• @SamanaJohann 'Secular' means not connected with religious or spiritual matters. So much for secular Buddhism. . – PeterJ Jan 8 at 11:37
  • First adking for defenition and than being the smart one. That's secular. – Samana Johann Jan 9 at 2:39
  • @SamanaJohann - I wish I could comprehend your comments. – PeterJ Jan 9 at 12:03
  • @PeterJ I think it was criticism, or at least reflexive -- "first you (Peter, in your answer) ask for a definition, then (later in the answer and/or comment) you act as if you're the smart one ... and there, that's 'secular' for you, that's what secular is/means/is like." – ChrisW Jan 9 at 12:37
0

The discrepancy between Buddhism and modern society is not the fault of Buddhism. This problem signifies that society is drawing away from reality. Of course, since "Buddhism" is the expression of the Dharma in samsara, it is also subject to degeneration.

Pristine Dharma as the Buddha knew it will remain the absolute Truth. The ease of access to it will fluctuate and become more difficult as society falters against it. Based on my understanding, "secular Buddhism" is an example of corruption.

  • Corruption or discarding of irrelevant mythology? Let's not forget that all schools of Buddhism were influenced by the prevailing cosmologies and religions of both its homeland and the countries in which is was imported. A supreme deity is completely irrelevant in Buddhism, and the literal interpretation of Samsara is copied from Hinduism. If you classify secular Buddhism, i.e. the consequence of being imported into a secular society, as corruption, would you not also need to classify Tibetan, Chinese, Japanese schools of Buddhism, or even evolving insights in Indian tradition as corruption? – Codosaur Dec 27 '19 at 18:30
  • @Codosaur, any reformulation of the original message of the Buddha it's a corruption. The Dhamma is about the uproot of conceit and If someone insist in cherry-pick his teachings without give it a proper try to all of them, this means that he is not willing to let go of his own conceit and personal preconceived views. That being so, it is a corrupted dhamma because the original meaning and purpose has been lost. – Danilo Dec 27 '19 at 19:28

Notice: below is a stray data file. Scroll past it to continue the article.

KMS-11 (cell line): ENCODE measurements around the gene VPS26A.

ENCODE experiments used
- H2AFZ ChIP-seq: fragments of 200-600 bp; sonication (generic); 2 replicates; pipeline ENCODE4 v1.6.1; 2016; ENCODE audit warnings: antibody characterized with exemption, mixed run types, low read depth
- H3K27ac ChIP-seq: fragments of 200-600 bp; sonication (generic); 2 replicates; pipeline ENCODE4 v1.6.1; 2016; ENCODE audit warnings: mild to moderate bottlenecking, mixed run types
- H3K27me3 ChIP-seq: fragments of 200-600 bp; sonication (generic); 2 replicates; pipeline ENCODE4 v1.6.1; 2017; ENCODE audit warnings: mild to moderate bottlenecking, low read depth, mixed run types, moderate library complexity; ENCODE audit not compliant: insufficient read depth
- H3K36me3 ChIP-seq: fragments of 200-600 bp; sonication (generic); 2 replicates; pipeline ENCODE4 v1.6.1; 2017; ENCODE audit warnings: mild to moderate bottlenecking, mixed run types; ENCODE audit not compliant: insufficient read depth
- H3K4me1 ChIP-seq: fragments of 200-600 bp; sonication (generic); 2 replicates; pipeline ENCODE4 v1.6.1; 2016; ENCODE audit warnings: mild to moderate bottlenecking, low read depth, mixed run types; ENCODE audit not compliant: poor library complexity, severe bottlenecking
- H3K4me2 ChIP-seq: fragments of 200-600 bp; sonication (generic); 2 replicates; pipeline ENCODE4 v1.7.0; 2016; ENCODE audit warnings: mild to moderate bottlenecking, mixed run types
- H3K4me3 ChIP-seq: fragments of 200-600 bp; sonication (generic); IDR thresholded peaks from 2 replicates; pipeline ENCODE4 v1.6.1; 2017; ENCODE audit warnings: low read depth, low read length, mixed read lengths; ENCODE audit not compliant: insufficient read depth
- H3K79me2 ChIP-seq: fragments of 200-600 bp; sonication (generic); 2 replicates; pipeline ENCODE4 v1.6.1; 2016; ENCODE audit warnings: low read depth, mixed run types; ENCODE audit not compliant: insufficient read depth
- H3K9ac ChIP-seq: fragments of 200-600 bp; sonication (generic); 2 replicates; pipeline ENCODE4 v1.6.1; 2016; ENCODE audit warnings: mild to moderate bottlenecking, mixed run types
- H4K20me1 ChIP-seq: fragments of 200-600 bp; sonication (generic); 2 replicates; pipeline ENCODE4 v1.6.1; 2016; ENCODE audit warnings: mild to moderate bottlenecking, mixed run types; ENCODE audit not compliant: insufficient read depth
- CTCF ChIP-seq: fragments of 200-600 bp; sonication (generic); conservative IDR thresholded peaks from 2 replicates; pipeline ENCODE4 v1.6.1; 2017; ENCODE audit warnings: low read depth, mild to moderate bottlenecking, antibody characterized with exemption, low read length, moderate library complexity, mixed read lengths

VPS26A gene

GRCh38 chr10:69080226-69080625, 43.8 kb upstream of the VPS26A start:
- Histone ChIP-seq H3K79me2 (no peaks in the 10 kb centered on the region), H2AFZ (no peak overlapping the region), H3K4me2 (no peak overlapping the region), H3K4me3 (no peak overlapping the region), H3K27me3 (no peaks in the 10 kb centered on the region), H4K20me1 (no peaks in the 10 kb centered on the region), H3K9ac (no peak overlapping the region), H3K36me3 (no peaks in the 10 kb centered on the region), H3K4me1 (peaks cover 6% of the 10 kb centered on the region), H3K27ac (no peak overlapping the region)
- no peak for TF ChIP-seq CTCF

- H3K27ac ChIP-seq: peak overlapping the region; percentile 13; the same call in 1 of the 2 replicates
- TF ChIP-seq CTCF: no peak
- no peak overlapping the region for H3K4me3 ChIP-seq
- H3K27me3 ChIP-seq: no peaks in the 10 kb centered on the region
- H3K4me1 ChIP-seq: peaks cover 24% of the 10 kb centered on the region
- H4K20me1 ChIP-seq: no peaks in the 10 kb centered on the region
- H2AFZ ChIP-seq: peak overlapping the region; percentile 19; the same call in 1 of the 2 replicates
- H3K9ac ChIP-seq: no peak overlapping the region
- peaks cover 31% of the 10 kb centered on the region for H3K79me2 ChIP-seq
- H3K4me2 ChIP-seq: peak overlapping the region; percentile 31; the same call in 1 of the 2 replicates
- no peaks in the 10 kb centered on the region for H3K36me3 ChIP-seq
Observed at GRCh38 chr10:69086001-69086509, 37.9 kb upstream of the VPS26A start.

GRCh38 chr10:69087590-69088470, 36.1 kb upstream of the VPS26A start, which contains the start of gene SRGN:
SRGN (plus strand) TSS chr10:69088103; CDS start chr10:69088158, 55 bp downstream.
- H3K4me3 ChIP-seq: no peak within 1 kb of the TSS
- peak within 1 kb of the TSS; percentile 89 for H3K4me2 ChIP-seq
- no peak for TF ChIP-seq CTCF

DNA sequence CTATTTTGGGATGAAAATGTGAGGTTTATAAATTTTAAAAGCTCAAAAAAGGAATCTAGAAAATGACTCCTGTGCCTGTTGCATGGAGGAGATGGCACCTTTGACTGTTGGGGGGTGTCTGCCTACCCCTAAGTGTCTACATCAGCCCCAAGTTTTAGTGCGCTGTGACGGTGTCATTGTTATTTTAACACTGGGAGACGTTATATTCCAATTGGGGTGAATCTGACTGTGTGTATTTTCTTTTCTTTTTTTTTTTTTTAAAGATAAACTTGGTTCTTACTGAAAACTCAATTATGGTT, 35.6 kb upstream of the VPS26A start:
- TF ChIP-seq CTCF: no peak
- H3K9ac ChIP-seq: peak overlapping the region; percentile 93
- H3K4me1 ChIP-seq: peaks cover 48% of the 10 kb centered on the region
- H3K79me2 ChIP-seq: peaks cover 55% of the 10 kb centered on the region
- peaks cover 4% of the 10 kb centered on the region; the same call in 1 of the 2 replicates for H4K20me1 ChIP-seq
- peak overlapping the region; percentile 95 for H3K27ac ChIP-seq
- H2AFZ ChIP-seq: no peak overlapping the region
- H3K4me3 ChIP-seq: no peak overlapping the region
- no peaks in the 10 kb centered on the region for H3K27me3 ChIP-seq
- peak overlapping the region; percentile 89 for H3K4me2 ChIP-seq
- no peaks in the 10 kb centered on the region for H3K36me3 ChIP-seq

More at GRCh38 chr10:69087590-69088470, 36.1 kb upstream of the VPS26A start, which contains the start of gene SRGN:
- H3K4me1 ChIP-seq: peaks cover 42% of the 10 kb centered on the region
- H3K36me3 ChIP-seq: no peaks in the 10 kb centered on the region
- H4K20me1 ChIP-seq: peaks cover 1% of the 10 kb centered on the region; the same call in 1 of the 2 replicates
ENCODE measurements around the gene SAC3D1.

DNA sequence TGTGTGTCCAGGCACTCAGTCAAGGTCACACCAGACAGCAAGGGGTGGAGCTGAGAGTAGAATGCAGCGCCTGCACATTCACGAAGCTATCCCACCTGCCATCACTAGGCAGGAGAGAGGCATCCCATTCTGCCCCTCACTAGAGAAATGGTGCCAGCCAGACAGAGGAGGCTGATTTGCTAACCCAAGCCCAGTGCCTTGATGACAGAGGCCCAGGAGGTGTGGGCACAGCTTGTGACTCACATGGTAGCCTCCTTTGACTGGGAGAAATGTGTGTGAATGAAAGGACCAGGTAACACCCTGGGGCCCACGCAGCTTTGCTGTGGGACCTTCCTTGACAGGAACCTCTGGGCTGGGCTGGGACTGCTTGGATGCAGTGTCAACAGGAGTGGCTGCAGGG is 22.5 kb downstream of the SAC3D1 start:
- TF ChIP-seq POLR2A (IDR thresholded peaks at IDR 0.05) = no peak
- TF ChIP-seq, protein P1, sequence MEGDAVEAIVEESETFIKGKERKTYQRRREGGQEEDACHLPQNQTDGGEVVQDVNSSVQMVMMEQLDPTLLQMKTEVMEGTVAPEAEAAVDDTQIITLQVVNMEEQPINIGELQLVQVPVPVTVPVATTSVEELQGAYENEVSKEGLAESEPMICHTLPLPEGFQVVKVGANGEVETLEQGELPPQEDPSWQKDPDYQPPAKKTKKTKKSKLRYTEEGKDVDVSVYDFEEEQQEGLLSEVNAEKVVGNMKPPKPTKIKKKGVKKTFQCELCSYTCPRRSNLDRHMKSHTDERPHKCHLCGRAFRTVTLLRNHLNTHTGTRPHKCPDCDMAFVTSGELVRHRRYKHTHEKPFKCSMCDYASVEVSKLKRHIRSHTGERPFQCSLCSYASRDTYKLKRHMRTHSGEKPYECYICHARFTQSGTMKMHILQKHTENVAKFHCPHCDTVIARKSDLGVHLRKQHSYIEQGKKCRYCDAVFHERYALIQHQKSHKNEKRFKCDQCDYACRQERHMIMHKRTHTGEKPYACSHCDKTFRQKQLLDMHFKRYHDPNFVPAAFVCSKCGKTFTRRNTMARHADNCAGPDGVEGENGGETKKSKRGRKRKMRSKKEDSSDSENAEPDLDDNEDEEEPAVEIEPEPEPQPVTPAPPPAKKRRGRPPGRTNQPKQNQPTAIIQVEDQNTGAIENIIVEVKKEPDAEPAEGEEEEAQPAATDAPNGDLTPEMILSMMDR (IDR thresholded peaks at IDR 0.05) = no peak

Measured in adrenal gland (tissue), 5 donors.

• So, according to this reasoning, all schools of Buddhism except the Mahāsāṃghika is corrupted teaching, since any school branched from this first school "reformulated" the original message? And how could you prove beyond any doubt what the "original message" was? The canon was only written down centuries after Gautama, and the reliability of oral traditions is inaccurate at best. – Codosaur Dec 27 '19 at 23:21
  • @Codosaur, schools and branchs aside, the guidelines to know what is in line with the Dhamma and what is not, was given in dhammatalks.org/suttas/AN/AN8_53.html – Danilo Dec 28 '19 at 13:05
  • "dispassion, not to passion; to being unfettered, not to being fettered; to shedding, not to accumulating; to modesty, not to self-aggrandizement; to contentment, not to discontent; to reclusiveness, not to entanglement; to aroused persistence, not to laziness; to being unburdensome, not to being burdensome" - Nothing I see here would imply incompatibility with Secular Buddhism. In fact, many are echoed in the core principles of Humanism and Sceptical Reasoning, as well as in Science. – Codosaur Dec 28 '19 at 21:17

Not the answer you're looking for? Browse other questions tagged or ask your own question.